When your heart beats, it pushes blood through your arteries. This creates pressure against the artery walls. If this pressure is too high, you have high blood pressure. It's a common disease. But if you don't manage it properly, it can cause health problems.
Blood pressure is measured with two numbers written like a fraction. The top number is the pressure in your arteries when your heart is pushing out blood. The bottom number is the pressure between beats, when your heart is resting. The higher the pressure, the greater your risk for health problems. Normal blood pressure is considered to be less than 120 over less than 80. Elevated blood pressure is 120 to 129 over less than 80. Stage 1 high blood pressure is when the top number is 130 to 139 or the bottom number is 80 to 89. Stage 2 high blood pressure is when the top number is at least 140 or the bottom number is at least 90. If the top number is over 180 and/or the bottom number is over 120, it's called "hypertensive crisis." You need to make immediate changes in your lifestyle.
We don't completely understand the causes of high blood pressure. For many people, it develops slowly over time and it may not have an obvious cause. But in some cases its causes are known. It can develop because of problems with your kidneys, adrenal glands or thyroid. It can be linked to problems with your artery walls. It can be caused by certain medications, and by alcohol and drug abuse.
You have a higher risk for this disease if you are overweight. Your risk is higher if you eat a diet high in salt, if you drink a lot of alcohol or if you don't exercise enough. Your risk gets higher as you get older. This disease is more common in men, and in black people. And, you have a higher risk if you have a family history of this disease.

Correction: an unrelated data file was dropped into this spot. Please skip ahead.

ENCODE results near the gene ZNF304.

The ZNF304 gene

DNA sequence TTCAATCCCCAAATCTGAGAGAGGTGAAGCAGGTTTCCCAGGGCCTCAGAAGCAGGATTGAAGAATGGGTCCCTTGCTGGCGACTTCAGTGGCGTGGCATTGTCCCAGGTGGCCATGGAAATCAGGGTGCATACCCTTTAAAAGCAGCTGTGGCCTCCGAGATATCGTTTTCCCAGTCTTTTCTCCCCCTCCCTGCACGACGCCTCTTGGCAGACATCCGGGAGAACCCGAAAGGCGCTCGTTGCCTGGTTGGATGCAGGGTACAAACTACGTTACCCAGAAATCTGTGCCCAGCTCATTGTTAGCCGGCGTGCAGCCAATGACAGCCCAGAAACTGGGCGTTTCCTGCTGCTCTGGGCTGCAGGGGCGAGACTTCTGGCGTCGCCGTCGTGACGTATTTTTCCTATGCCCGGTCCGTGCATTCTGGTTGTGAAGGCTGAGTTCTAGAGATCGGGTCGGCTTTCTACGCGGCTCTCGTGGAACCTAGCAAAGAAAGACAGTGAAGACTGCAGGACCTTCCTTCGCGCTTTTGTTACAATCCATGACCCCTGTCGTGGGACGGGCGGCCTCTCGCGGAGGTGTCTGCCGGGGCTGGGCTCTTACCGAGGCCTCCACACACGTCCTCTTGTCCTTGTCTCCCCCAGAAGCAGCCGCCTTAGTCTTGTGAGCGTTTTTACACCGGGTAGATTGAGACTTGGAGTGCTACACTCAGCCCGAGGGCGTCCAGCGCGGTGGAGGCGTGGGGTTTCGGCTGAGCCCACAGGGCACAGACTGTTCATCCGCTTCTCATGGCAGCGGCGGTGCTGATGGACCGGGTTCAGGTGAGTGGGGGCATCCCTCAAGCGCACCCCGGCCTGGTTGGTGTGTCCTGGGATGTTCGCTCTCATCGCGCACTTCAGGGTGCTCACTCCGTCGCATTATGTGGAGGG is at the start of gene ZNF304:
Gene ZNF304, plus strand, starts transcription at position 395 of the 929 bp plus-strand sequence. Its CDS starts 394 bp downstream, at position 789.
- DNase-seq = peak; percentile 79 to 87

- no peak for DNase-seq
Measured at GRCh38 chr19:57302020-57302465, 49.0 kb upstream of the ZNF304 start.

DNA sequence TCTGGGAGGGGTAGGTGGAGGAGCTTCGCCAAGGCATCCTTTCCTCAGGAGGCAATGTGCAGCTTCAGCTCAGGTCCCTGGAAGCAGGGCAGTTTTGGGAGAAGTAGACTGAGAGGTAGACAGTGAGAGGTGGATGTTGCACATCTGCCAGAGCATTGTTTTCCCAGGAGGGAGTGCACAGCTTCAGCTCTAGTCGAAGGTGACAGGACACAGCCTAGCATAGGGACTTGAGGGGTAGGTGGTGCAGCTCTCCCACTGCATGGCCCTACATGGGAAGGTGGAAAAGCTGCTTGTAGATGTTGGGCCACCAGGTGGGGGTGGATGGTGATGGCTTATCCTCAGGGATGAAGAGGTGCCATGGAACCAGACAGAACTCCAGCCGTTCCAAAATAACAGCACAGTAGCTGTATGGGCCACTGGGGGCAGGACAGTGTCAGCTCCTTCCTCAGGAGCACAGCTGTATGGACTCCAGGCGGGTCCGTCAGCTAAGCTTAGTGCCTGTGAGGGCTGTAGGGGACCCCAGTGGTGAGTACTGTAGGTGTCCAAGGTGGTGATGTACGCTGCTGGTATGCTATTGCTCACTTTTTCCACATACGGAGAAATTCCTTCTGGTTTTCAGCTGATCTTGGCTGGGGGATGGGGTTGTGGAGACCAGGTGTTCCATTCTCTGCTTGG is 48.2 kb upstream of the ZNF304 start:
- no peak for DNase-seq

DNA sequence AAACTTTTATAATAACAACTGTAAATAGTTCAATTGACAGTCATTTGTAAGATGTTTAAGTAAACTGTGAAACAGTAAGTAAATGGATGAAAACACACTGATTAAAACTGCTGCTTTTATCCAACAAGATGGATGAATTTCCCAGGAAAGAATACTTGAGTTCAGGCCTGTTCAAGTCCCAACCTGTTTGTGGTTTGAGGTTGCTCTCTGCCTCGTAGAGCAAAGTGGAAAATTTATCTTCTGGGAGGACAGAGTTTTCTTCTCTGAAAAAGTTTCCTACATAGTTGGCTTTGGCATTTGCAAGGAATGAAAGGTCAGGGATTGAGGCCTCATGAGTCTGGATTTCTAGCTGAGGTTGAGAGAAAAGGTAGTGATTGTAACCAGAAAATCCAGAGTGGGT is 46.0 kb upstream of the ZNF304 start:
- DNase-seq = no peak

You can have high blood pressure for a long time and not realize it. For most people it doesn't cause any obvious symptoms until it becomes severe. If your high blood pressure is not managed properly, it can lead to severe complications. It can cause heart attack, stroke, aneurysm, kidney problems and vision loss.
Treatment options may include a healthier lifestyle and medications. Your healthcare provider can create a care plan that is right for you.
Please be aware that this information is provided to supplement the care provided by your physician. It is neither intended nor implied to be a substitute for professional medical advice. CALL YOUR HEALTHCARE PROVIDER IMMEDIATELY IF YOU THINK YOU MAY HAVE A MEDICAL EMERGENCY. Always seek the advice of your physician or other qualified health provider prior to starting any new treatment or with any questions you may have regarding a medical condition.
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